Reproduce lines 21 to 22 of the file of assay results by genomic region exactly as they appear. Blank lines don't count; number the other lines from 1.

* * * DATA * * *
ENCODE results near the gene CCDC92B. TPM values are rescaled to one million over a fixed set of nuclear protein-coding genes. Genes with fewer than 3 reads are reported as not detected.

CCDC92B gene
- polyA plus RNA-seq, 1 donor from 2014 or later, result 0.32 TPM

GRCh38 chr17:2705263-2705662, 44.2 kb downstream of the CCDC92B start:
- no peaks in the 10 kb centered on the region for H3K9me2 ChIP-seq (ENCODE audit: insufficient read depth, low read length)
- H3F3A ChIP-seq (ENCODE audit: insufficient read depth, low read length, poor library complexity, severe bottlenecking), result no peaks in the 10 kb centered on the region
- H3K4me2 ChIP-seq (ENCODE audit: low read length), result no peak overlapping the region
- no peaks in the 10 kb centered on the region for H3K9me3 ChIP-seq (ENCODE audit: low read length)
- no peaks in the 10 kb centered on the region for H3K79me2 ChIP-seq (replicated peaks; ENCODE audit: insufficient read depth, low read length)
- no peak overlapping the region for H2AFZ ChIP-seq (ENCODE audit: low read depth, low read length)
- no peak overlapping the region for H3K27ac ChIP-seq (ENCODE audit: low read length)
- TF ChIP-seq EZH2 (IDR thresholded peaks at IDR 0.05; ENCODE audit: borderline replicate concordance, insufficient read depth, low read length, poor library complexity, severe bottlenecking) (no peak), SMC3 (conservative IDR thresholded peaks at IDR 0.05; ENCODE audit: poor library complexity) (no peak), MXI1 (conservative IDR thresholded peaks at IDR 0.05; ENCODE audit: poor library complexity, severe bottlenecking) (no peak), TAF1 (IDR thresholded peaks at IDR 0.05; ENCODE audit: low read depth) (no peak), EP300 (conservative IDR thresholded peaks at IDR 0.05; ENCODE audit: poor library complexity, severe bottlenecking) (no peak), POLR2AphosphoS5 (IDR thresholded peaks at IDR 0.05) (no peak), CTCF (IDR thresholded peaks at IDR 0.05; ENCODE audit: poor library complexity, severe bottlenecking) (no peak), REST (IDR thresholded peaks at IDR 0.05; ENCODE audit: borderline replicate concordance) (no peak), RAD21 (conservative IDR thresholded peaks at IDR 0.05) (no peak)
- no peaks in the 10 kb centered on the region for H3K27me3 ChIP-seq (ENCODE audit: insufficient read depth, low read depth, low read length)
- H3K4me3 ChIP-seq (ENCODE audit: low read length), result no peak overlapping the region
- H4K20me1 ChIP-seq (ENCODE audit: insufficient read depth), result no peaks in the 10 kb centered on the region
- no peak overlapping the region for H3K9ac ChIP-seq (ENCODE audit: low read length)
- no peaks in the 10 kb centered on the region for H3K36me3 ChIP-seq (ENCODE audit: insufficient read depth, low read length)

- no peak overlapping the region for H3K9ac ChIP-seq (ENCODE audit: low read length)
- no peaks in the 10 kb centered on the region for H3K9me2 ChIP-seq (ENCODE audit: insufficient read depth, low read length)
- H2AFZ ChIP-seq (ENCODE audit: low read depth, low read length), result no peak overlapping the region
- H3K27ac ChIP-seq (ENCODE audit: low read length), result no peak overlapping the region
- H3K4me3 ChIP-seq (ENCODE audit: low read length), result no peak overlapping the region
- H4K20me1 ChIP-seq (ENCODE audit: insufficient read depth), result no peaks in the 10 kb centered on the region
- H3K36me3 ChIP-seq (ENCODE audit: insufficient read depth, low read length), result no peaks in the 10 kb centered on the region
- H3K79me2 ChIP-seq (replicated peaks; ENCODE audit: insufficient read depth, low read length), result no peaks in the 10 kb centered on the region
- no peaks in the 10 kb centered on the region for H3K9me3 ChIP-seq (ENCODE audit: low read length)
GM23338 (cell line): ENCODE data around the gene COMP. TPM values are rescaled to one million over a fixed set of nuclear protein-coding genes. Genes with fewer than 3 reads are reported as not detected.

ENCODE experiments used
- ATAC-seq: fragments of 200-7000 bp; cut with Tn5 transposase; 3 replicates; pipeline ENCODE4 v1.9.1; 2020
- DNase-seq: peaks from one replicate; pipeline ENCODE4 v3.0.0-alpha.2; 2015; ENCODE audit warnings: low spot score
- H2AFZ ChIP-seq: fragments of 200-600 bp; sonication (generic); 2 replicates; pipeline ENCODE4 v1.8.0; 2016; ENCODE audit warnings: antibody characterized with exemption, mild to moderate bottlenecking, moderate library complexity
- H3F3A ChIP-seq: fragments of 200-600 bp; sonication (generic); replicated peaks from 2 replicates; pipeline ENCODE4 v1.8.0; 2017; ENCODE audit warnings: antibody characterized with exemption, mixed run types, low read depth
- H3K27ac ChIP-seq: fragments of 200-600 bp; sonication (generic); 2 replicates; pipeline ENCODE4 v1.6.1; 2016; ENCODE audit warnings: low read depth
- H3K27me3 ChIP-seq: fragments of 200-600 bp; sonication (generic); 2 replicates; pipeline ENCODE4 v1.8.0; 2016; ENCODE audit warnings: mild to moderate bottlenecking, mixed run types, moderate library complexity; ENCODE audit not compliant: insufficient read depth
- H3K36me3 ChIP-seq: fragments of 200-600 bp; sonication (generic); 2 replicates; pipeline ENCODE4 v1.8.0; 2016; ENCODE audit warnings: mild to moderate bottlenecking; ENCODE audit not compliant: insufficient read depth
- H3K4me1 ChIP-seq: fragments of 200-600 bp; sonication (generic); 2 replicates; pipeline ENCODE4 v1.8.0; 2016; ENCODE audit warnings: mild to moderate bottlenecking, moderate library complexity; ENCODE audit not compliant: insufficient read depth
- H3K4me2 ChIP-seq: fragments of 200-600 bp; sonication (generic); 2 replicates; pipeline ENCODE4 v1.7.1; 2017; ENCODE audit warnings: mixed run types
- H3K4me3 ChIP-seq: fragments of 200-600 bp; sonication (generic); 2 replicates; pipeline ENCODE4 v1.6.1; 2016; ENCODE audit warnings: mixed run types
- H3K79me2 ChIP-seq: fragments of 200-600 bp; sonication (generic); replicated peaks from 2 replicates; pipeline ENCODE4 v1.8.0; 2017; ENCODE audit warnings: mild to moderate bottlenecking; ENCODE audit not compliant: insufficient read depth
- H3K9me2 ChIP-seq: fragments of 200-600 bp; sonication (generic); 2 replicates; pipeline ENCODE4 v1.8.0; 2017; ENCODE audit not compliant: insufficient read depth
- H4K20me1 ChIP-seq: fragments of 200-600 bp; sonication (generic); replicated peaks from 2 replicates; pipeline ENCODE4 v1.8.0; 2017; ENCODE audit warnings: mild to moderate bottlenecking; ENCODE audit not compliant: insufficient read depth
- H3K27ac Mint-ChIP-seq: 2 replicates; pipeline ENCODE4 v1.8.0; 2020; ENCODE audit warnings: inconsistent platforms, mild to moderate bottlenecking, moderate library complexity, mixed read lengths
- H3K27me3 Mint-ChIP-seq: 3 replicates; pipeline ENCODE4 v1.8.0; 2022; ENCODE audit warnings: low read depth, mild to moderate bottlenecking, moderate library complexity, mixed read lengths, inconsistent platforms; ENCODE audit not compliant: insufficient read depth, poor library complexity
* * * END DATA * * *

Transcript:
- H3K27ac ChIP-seq (ENCODE audit: low read length), result no peak overlapping the region
- H3K4me3 ChIP-seq (ENCODE audit: low read length), result no peak overlapping the region